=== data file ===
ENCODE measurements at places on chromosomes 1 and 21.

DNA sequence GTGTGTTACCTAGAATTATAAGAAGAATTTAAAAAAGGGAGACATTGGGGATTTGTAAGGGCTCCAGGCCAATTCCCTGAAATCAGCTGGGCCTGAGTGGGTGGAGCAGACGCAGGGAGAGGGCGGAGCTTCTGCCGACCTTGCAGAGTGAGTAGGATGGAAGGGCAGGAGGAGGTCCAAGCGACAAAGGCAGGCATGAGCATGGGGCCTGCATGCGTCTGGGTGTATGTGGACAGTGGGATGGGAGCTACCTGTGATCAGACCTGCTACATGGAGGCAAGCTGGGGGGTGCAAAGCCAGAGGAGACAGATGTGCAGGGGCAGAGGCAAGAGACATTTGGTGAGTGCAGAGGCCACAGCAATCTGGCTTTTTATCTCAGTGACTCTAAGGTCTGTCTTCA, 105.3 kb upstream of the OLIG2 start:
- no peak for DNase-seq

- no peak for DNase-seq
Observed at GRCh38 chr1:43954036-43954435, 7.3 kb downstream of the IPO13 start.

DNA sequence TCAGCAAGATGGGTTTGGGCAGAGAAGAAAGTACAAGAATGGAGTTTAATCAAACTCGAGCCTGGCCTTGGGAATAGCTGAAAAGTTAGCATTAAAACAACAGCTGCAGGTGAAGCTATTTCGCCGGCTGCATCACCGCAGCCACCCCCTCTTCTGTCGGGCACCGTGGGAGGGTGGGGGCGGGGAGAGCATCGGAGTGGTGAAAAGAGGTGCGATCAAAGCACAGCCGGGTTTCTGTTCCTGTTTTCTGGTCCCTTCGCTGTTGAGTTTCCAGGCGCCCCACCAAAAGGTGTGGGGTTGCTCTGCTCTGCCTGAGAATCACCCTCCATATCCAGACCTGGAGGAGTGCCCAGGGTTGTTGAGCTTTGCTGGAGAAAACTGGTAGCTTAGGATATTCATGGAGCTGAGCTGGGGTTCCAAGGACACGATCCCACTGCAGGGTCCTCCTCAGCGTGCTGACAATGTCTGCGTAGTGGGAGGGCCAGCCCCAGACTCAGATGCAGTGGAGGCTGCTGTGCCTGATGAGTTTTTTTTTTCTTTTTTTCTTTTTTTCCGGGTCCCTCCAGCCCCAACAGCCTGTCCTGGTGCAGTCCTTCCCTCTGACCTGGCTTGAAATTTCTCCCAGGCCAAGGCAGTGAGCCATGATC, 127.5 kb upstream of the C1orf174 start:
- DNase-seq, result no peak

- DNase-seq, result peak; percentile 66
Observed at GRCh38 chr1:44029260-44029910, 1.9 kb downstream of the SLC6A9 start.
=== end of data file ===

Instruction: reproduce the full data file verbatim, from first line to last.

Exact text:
ENCODE measurements at places on chromosomes 1 and 21.

DNA sequence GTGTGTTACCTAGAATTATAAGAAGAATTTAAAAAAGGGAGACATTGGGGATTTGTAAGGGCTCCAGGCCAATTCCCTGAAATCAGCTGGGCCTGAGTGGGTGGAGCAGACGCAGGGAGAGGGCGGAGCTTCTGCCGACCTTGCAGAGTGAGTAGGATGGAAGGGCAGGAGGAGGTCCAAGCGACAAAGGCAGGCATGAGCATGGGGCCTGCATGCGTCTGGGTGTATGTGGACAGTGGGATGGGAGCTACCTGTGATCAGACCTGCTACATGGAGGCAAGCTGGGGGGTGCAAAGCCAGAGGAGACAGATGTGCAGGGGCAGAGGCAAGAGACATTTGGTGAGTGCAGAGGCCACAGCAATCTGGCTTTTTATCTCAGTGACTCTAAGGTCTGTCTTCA, 105.3 kb upstream of the OLIG2 start:
- no peak for DNase-seq

- no peak for DNase-seq
Observed at GRCh38 chr1:43954036-43954435, 7.3 kb downstream of the IPO13 start.

DNA sequence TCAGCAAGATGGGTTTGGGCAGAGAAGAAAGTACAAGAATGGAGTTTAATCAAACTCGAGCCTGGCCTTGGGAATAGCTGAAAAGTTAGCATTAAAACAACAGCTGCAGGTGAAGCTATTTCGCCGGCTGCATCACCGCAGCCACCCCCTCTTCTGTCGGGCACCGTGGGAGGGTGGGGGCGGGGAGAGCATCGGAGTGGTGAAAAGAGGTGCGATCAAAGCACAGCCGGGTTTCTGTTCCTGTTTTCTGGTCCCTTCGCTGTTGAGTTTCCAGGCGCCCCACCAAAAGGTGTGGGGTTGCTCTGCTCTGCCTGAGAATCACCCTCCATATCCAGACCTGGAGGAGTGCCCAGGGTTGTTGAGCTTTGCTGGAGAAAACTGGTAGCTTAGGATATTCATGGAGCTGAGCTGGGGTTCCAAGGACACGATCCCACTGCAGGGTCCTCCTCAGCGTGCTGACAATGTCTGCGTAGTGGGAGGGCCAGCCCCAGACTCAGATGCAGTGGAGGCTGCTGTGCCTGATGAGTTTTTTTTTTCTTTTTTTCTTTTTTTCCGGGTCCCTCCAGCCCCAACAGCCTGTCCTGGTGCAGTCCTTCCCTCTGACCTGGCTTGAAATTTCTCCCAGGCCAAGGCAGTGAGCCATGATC, 127.5 kb upstream of the C1orf174 start:
- DNase-seq, result no peak

- DNase-seq, result peak; percentile 66
Observed at GRCh38 chr1:44029260-44029910, 1.9 kb downstream of the SLC6A9 start.